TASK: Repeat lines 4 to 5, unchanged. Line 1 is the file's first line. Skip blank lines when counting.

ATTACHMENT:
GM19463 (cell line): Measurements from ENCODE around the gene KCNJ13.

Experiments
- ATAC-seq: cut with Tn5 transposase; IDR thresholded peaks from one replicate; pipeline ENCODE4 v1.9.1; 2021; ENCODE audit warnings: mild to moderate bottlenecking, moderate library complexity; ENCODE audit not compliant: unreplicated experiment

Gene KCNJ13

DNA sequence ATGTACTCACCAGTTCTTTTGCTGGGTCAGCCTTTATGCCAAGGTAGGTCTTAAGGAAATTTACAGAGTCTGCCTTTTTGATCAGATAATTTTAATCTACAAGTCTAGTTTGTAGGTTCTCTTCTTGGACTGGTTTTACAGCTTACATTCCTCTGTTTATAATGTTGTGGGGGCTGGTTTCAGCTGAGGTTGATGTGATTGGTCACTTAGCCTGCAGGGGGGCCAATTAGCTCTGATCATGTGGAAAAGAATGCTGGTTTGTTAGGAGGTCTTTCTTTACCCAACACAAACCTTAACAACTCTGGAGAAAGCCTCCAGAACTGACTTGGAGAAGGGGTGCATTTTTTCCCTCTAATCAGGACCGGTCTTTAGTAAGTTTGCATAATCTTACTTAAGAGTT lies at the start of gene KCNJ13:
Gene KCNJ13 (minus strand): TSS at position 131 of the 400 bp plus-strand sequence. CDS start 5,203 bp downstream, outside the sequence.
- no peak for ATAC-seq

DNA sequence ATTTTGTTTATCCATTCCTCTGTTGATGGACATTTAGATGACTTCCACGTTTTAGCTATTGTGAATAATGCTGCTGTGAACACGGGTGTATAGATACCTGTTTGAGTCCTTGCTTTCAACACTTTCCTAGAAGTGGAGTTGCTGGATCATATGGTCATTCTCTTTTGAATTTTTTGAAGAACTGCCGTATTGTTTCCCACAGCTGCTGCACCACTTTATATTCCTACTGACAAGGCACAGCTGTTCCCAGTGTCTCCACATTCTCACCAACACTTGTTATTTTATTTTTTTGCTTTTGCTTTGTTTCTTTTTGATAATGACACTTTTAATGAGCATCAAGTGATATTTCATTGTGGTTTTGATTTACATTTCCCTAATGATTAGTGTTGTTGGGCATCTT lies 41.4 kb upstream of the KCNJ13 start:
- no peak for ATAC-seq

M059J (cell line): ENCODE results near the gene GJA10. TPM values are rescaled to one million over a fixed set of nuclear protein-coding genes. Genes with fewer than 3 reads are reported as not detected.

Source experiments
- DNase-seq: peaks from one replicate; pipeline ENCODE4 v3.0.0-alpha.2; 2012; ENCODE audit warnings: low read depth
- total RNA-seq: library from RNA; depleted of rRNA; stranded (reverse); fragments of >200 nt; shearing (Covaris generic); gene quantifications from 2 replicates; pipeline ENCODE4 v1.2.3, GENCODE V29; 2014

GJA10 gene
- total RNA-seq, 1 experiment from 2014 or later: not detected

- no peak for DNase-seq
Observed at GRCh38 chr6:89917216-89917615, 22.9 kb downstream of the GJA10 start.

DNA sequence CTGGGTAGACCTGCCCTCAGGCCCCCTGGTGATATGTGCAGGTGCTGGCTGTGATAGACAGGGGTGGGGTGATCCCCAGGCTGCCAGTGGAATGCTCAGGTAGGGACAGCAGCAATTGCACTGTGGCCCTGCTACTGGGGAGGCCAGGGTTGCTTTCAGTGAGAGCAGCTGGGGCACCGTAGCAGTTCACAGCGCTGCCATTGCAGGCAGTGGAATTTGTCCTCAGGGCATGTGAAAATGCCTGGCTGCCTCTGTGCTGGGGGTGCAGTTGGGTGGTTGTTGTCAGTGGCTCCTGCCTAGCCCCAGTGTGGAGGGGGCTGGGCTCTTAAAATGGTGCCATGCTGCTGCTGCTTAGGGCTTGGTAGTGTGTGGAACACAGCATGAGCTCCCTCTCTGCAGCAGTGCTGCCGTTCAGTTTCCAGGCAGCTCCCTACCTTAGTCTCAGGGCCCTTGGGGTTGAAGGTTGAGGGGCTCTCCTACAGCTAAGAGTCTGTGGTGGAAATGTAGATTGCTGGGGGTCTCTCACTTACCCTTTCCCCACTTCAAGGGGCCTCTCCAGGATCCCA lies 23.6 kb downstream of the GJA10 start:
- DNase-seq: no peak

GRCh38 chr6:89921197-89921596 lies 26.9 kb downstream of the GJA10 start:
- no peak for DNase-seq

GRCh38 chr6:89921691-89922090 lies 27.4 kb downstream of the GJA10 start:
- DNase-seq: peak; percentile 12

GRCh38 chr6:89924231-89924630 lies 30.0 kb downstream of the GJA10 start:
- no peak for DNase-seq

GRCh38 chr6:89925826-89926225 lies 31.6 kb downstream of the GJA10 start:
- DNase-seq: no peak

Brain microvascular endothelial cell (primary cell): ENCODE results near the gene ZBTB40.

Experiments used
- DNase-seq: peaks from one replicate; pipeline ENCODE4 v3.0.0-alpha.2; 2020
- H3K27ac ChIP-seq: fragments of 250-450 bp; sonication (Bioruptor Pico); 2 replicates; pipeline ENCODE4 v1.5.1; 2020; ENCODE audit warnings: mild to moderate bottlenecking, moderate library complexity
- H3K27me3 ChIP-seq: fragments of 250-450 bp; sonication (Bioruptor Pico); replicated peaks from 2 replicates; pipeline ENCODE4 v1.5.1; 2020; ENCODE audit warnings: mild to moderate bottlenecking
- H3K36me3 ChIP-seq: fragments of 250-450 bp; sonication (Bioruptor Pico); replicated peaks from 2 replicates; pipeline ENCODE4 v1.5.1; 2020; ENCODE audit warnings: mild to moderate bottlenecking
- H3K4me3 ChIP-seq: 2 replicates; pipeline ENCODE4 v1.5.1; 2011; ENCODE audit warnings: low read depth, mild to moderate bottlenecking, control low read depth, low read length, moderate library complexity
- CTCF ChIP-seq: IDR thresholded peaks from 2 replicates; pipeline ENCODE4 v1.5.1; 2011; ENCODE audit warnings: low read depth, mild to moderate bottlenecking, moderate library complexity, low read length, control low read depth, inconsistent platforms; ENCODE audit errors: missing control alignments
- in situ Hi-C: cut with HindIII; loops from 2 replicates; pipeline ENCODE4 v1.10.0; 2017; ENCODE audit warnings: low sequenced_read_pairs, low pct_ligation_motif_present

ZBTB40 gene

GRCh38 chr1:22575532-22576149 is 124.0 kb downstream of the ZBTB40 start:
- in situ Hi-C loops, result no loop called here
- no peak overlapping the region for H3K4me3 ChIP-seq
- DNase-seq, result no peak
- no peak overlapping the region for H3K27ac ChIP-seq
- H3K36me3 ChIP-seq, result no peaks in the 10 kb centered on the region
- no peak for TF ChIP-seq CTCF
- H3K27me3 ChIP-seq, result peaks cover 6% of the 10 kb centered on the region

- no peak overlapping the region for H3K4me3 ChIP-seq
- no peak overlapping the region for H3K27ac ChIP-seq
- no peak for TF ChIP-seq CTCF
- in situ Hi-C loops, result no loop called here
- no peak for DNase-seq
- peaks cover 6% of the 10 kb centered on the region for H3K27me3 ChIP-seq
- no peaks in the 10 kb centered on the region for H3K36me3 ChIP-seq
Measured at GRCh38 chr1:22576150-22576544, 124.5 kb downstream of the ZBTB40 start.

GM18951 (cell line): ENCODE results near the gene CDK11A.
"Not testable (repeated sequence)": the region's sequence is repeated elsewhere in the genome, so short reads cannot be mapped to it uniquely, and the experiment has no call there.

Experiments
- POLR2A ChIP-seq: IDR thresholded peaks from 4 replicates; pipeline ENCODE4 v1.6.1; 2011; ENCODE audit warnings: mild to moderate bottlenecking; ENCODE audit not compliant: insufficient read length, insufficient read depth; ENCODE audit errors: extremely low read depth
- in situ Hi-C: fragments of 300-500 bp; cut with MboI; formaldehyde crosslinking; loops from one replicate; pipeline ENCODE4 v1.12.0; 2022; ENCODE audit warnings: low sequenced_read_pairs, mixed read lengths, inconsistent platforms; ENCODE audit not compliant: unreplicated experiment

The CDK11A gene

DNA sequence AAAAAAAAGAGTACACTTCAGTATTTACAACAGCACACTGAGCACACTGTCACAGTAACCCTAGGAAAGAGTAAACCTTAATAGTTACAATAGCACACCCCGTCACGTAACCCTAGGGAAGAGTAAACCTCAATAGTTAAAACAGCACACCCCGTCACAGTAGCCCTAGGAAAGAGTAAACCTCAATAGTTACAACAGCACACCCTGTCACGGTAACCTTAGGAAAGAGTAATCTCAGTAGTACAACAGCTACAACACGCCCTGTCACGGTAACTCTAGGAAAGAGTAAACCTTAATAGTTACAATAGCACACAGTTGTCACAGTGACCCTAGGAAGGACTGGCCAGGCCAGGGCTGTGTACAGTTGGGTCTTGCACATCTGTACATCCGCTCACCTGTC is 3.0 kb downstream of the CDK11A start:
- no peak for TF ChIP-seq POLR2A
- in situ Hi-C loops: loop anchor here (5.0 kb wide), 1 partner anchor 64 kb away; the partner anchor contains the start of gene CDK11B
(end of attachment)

Gene KCNJ13

DNA sequence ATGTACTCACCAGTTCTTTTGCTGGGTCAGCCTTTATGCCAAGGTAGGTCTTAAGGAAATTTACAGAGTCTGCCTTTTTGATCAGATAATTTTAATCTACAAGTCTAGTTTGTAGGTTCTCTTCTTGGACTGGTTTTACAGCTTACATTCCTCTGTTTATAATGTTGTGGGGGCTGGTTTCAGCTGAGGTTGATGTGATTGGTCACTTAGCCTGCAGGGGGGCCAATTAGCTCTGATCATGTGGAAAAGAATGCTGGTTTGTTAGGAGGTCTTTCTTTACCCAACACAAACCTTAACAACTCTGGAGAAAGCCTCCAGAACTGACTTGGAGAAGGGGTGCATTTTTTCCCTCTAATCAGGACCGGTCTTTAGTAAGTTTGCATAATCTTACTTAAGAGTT lies at the start of gene KCNJ13: